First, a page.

The Farm Bureau

Constitutional Protections At Stake Friday Morning In House P&E

Tomorrow morning, the House Privileges and Elections Committee will consider a number of important constitutional amendments. Please contact committee members at the link above and encourage a vote for all three resolutions. One, HJ 615, patroned by Delegate Bill Janis (R-56, Henrico), will safeguard Virginians' tax dollars by banning tax and fee increases in the budget bill. If those revenues are needed, delegates and senators should have the courage to vote on tax increases separately, up or down, not buried in a must-pass budget with deadline pressure to approve so that state government can continue to function.

Delegate Mark Cole (R-88, Spottsylvania) has two resolutions before the committee. One, HJ 540, will limit the amount state and local government can spend each year to the previous year’s budget, plus the percentage increase in population and inflation. This is a proven way to limit the size and scope of government. His second resolution, HJ 539, would require a super majority vote by the General Assembly and local governing boards to impose a tax increase.

The fourth resolution, and a major priority by several limited government advocates, is HJ 647, patroned by Delegate Rob Bell (R-58, Charlottesville). It passed sub-committee by one vote and its full committee vote was delayed a week. In committee and behind the scenes, local government interests, who use taxpayers' hard-earned money to lobby against their own citizens, and large utilities and telecoms, are throwing every resource they have to defeat this proposal. Afraid of allowing Virginians to vote on the issue of protecting their own property, these special interests think property is private only until such time as they need it for their redevelopment schemes or transportation boondoggles. No less than 10 government and corporate special interests testified against the resolution in sub-committee, with only The Family Foundation, The Farm Bureau and the Virginia Agribusiness Council speaking in favor.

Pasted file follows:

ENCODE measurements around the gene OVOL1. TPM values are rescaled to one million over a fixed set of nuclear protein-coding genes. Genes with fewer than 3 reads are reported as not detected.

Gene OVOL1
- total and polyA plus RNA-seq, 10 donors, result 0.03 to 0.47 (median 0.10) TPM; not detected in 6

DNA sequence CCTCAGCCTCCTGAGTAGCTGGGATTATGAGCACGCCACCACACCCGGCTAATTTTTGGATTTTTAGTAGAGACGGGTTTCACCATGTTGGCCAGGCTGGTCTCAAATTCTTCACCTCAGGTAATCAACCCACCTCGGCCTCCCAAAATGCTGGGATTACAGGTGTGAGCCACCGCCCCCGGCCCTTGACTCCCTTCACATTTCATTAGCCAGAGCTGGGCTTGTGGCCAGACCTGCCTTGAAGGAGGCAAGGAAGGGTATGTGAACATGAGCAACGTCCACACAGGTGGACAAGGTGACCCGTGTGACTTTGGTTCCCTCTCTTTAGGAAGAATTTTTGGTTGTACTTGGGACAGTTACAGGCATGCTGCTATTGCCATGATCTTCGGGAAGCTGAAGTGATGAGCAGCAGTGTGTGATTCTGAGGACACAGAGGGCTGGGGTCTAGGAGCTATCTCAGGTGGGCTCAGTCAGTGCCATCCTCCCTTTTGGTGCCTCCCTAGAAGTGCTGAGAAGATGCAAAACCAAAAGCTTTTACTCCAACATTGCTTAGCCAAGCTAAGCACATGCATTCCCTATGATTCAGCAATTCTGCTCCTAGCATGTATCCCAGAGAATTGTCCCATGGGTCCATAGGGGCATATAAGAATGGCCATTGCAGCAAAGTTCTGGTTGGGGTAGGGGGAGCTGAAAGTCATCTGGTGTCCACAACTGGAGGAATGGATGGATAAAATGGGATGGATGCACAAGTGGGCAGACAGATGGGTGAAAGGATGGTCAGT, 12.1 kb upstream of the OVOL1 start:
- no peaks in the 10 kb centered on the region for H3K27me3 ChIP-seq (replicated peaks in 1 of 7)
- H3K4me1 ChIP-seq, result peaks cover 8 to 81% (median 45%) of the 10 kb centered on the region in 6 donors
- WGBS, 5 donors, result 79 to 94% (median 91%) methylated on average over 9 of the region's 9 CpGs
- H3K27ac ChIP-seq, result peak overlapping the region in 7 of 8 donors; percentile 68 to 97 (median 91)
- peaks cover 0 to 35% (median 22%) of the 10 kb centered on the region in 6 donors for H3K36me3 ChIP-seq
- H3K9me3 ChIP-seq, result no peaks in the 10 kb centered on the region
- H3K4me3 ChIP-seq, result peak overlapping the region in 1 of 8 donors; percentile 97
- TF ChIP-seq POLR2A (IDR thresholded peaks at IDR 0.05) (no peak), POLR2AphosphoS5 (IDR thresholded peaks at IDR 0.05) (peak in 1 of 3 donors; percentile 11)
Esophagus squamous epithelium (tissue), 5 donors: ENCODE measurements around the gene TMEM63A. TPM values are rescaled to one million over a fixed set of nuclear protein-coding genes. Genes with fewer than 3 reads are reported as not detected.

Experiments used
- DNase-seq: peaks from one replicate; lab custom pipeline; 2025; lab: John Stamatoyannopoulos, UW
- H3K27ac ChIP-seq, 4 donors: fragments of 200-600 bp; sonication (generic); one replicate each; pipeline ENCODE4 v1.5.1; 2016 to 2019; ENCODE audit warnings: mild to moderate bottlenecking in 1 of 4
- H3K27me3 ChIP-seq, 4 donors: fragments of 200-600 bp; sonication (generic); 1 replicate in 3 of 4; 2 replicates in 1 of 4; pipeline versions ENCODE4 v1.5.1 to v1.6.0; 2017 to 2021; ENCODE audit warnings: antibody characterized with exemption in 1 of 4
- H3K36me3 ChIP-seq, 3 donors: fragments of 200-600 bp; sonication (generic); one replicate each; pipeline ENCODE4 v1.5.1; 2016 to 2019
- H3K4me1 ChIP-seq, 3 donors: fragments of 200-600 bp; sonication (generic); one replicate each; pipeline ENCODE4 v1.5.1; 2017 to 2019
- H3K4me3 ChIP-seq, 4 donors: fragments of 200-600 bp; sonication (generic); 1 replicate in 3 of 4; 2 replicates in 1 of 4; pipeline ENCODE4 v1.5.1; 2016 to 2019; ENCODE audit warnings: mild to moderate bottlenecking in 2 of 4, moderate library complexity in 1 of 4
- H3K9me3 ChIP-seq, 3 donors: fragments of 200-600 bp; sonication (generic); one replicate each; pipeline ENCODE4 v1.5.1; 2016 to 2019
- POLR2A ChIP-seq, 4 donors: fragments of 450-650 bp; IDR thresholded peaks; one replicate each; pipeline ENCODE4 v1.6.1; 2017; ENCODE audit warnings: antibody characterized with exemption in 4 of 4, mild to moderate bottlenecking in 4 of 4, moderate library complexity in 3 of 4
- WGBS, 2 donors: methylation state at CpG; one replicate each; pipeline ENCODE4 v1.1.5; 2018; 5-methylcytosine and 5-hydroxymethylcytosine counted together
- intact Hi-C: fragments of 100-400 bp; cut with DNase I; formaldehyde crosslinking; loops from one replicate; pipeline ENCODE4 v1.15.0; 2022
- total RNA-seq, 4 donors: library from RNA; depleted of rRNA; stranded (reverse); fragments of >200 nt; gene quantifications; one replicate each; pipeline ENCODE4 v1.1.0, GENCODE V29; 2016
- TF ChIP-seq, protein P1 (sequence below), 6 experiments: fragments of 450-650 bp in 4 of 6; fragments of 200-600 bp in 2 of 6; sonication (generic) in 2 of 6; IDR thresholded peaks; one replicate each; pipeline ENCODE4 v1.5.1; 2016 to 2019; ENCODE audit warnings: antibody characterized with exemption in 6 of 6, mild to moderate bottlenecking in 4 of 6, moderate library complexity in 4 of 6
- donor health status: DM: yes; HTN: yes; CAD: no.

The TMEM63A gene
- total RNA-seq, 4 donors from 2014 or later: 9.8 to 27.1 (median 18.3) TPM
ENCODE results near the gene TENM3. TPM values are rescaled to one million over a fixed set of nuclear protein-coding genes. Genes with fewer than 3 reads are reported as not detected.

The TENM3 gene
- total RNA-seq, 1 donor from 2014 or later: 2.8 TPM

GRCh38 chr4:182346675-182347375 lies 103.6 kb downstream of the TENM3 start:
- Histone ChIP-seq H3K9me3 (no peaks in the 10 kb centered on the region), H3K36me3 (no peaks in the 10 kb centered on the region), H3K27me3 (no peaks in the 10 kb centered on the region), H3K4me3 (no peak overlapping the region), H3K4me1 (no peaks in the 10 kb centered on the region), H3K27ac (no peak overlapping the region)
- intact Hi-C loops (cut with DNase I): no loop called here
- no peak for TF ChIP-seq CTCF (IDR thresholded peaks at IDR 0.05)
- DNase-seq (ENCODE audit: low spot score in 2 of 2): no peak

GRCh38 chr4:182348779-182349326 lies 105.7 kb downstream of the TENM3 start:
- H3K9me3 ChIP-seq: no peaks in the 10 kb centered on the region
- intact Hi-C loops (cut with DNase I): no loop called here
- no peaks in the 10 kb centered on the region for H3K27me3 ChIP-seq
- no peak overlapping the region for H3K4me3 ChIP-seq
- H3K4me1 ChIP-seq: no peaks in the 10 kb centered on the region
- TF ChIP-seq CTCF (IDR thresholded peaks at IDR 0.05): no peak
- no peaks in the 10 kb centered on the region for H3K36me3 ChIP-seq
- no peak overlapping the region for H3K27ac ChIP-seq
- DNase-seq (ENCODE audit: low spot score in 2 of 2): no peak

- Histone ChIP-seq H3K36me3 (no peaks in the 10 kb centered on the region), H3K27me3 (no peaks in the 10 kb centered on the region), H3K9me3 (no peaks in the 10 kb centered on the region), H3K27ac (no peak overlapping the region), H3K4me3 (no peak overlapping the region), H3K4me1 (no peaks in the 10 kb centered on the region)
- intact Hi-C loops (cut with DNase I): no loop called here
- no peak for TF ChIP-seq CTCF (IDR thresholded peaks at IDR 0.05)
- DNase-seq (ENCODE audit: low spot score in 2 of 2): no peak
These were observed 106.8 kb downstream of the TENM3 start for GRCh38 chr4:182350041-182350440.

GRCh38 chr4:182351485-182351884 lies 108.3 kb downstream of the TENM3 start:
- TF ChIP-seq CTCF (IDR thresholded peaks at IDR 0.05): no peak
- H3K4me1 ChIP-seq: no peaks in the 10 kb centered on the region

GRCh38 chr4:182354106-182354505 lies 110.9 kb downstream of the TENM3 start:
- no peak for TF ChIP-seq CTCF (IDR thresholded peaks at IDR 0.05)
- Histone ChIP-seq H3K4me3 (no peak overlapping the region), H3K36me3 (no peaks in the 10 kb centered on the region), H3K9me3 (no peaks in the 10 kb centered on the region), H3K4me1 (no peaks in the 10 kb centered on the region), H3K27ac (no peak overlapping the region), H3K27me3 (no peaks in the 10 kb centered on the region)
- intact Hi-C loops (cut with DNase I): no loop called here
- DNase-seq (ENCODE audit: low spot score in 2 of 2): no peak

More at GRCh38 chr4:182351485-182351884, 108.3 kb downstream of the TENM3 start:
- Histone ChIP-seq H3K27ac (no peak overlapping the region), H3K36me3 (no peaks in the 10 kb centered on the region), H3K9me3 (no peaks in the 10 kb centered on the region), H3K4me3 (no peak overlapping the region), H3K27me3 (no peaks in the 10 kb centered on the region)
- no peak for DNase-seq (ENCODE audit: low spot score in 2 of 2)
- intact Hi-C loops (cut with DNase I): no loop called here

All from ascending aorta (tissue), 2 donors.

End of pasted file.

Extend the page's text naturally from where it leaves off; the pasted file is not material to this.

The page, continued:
When the U.S. Supreme Court issued its deplorable Kelo decision several years ago (see Examiner.com's Kenneth Schortgen for a new, heinous eminent domain case), it said federal courts could not protect property owners from local and state governments. But it did rule that states could protect their citizens and basically invited states to enact their own protections. Most states did. Why are Virginians still waiting for their legislature to act?

These much needed policies will protect Virginia families’ homes, farms and businesses; enact honest state budgets; and put a limit on out of control taxing and spending. Together, these proposed constitutional amendments form a unique opportunity to reform state and local government, limit its power and focus it on its proper role.

Property Rights Debate Re-Scheduled For Senate Sub-Committee Tuesday Morning!

Last week we wrote a post on urgent action needed on an important piece of legislation: SJ 307, a proposed amendment to the Virginia Constitution to protect property rights from excessive eminent domain and provide just compensation to landowners when a public taking truly is necessary. The patron of the resolution, Senator Mark Obenshain (R-26, Harrisonburg), subsequent to the post, asked the sub-committee to carry it over to this Tuesday morning — and we desperately need you to contact your members of the sub-committee, and urge them to vote for the resolution (click here for sub-committee members)!

When the U.S. Supreme Court issued its deplorable Kelo decision several years ago — it said while the federal courts could not protect property owners from local and state governments — it basically invited states to enact their own protections. Most did. Why are Virginians still waiting for their legislature to act?

Right now, lobbyists for local governments — who use your hard-earned tax dollars to work against your rights at the General Assembly — and large utilities and telecoms are working behind the scenes with their considerable resources, to strengthen their hand for your property. No less than 10 government and corporate groups are lined up against this amendment, while The Family Foundation (see our Constitutional Government paper), The Farm Bureau and the Virginia Agribusiness Council are among the few working for the many — that is, the people.